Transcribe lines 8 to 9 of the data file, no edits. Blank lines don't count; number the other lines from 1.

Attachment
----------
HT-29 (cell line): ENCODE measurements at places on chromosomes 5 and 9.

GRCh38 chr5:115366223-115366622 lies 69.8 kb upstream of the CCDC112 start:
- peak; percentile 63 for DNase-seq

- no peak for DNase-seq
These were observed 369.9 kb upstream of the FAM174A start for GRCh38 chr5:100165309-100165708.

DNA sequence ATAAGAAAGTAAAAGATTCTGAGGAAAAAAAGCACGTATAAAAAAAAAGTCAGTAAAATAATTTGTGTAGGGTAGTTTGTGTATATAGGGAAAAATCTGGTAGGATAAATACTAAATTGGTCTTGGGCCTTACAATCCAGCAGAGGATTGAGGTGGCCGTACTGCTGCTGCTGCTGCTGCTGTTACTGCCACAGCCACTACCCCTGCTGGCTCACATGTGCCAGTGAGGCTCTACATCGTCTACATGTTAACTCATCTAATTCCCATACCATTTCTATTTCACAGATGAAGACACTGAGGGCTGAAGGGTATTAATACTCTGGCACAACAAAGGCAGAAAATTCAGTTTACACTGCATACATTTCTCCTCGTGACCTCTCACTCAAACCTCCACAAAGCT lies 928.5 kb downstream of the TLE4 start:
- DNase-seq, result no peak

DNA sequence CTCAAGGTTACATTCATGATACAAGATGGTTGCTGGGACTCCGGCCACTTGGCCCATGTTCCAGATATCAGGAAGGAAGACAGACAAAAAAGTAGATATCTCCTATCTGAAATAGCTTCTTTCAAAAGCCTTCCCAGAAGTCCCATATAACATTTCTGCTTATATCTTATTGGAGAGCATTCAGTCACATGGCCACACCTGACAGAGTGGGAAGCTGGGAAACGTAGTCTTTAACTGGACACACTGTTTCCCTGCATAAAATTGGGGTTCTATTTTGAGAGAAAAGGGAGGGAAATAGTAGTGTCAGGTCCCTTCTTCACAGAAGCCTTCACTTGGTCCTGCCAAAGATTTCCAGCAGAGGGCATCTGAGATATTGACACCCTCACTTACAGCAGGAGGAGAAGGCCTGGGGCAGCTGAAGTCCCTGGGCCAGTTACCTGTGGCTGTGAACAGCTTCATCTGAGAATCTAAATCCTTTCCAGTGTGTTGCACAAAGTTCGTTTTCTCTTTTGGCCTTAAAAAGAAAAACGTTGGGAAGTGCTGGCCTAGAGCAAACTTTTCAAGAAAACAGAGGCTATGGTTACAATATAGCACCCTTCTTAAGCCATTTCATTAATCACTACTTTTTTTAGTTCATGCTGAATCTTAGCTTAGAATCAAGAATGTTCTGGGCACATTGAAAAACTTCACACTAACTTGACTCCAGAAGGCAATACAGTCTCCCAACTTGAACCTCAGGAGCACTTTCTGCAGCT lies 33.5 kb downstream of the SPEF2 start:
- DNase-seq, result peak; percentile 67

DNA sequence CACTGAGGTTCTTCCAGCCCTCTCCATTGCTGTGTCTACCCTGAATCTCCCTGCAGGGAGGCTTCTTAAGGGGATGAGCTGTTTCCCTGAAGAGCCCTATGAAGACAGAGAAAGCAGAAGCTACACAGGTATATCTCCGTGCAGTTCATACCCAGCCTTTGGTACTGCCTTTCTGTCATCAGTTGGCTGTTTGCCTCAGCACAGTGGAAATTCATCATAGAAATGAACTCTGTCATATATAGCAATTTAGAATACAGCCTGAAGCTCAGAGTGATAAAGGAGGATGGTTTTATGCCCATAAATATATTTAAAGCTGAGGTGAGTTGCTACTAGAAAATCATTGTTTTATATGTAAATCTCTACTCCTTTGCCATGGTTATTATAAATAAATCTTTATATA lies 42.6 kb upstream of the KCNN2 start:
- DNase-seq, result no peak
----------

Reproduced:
DNA sequence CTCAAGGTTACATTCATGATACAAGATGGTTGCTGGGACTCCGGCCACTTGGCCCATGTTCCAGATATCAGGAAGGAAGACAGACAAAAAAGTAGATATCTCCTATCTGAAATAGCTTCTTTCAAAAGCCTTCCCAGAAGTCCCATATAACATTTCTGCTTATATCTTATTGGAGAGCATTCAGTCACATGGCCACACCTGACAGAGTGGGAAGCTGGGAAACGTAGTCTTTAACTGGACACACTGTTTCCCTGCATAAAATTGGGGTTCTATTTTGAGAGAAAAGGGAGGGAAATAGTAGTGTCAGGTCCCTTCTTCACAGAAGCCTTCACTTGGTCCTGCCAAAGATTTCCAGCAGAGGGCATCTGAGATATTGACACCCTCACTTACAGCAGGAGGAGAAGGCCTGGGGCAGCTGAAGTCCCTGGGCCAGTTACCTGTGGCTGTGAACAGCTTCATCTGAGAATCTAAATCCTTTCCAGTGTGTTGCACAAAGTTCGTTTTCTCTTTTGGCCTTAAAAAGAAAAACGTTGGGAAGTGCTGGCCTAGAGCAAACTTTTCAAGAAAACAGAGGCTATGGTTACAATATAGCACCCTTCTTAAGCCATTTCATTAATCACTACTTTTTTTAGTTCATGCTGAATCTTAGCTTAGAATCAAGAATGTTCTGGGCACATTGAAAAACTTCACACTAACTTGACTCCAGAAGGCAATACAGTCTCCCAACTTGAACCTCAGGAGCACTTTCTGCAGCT lies 33.5 kb downstream of the SPEF2 start:
- DNase-seq, result peak; percentile 67